The IF-Chive (&) Volume 1, Edition 7

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J. D. Berry

Oct 30, 2001, 4:00:55 PM10/30/01
Pop-Up InterFic

A river meanders between the meadow and forest, creating a border like
a hummingbird's path.

[The author revised this sentence 43 times. In desperation he said finally,
"this sucks, but it's what I'm going with." Many experts feel the
hummingbird line clinched the "best writing" Xyzzy that year.]

The mouth of the cave...

[Cave(n) -- a natural underground chamber or series of chambers open to the

A dwarf throws a dagger at you. The dagger whistles by your head and
shatters on the stone behind you.

[The actor who played the dwarf ate only carrots while on the set.]

You're in a maze of twisty passages, all alike.

[Today's IF players don't like mazes.]

> score

[If the scores of all the players who ever played this game were added,
the total would equal the GNP of Australia.]

> d

[Australia is the land down-under. <picture of Australia exaggerated on
world Map>]

> i

[Works of IF sometimes impose inventory limits. That is, a player can
carry only so much stuff. It's a mimesis/annoyance trade-off that is
debated to this day.]

The bear awakens from her sleep, leaps impossibly and mauls your head, all
in one fluid motion. Pure grace to behold... at the cost of your life.

[IF tradition calls for understated, wryly demeaning deaths.]

> undo. drop bag

[85% of IF players "bag" a game before finishing. Including this one.]

[A pretentious encapsulation ends all Pop-Up productions. It likens
the work's efforts to an extended military campaign, its artistry to a
a famous Renaissance painter meeting a currently popular musician. It
assigns an inappropriate historical significance and value to the work.
It pauses pregnantly before closing with an ephemerally enigmatic

Area IF player went to the hints just a little too soon

Local reviewer insists 47th-placed game isn't so bad

"I know everyone will probably think this game sucks, but I really kinda
enjoyed it," said one local reviewer with his hands in the air. "[The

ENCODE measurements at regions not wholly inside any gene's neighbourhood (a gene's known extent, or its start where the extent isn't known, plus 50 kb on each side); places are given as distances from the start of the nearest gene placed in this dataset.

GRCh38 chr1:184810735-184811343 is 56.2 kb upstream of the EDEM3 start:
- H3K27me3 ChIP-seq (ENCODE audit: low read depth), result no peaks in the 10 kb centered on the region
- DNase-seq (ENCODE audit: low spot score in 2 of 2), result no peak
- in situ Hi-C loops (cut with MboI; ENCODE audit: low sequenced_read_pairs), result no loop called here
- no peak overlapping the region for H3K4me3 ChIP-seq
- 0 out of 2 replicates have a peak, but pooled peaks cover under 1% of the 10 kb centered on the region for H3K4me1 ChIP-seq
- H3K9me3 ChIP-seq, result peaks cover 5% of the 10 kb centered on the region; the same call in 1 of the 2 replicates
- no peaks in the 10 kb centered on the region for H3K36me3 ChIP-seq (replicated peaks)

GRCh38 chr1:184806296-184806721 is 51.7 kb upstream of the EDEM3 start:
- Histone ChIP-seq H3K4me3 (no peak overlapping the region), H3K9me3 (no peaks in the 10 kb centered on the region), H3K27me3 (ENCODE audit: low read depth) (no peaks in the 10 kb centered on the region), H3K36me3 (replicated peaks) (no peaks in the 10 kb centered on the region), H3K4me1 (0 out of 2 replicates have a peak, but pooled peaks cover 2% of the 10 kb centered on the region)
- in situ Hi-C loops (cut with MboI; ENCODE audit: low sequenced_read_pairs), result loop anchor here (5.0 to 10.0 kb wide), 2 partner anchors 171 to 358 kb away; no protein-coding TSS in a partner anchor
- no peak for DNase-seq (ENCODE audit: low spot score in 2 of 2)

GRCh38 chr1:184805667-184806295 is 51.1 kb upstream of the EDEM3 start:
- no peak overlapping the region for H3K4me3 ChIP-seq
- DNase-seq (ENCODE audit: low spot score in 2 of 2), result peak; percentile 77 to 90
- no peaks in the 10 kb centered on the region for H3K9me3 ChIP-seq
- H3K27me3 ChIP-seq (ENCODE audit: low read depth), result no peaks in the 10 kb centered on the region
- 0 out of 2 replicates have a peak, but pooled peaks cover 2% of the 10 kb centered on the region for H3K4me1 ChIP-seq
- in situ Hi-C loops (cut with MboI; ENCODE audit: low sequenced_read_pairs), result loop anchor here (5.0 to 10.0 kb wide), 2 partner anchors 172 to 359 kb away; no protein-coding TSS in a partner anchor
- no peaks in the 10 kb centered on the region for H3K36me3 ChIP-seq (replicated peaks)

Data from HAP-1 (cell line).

game that ended up in 47th place] has a bizarre, dry sense of humor that
some may not get, but once you get past the bad writing and bugs, it
actually has moments of greatness. Dare I say, [the game that ended up
in 47th place], at times, ROCKS!?"

"Yeah, it's not a game I'll probably return to, but [the game that ended
up in 47th place] is like a piece of old Bit o'Honey," explained the
reviewer. It's actually not too bad. I mean, you'd never give it out
on Halloween--the kids would hate you for it-but you'd might if there were
no other candies in the house and the neighborhood diabetic was
trick-or-treating outside your door and needed a sugar fix."

"[The game that ended up in 47th place] used definite articles with the
skill of an Updike. Some of the stream of consciousness, while ARGUABLY
not intended, had an Oates'ian intensity. People here too often
overvalue enjoyment. There's a deeper--that's not quite the word I'm
looking for--experience to be had here."

"Now the 48th-placed game, I'll agree with you on," the reviewer said
trying to preserve some integrity.

IF-Comp author listed in critical condition; waiting during evaluation
period killing him

Interactive musical a critical failure

Since its upload two weeks ago, "C.A.T.S.", billed as the first
interactive musical, has met with a steady stream of disapproval.
Bits like the following demonstrate why:

You say Topologeeka, I say Topologyka
You say hop, kweepa; I say hop, kwypa
Logeeka, logyka
Hop, kweepa; hop, kwypa
Let's call the whole thing off

C.A.T.S. has a "singing" mode, designated by a prompt of tied flag notes.
Only one version of one interpreter for one operating system displays
this properly. To anyone else playing the game, this prompt appears
as a female reproductive organ.

Speaking of organs, the "Phantom" opera music playing on the internal
speakers quickly becomes repetitive. Although most agree the "Pippin"
tunes are rather catchy, quality music is few and far between.

The references strewn throughout are extremely obscure. Only a
combination of dedicated IF player, musical fanatic and political
historian will get any of them. If you're not all three, give this one
a pass. If you must play, do so with a program on hand. Be forewarned,
the program is 95% advertisement. Shareware fees come in three "patron"
levels: Gold, Silver and Bronze.

The show closes with "An Ode To Belboz"--a fitting end to a bombastic

East German judge gives comp entry a 2

(This is the last edition in this volume. The Chive may resume after
the traditional post-Comp fury.)

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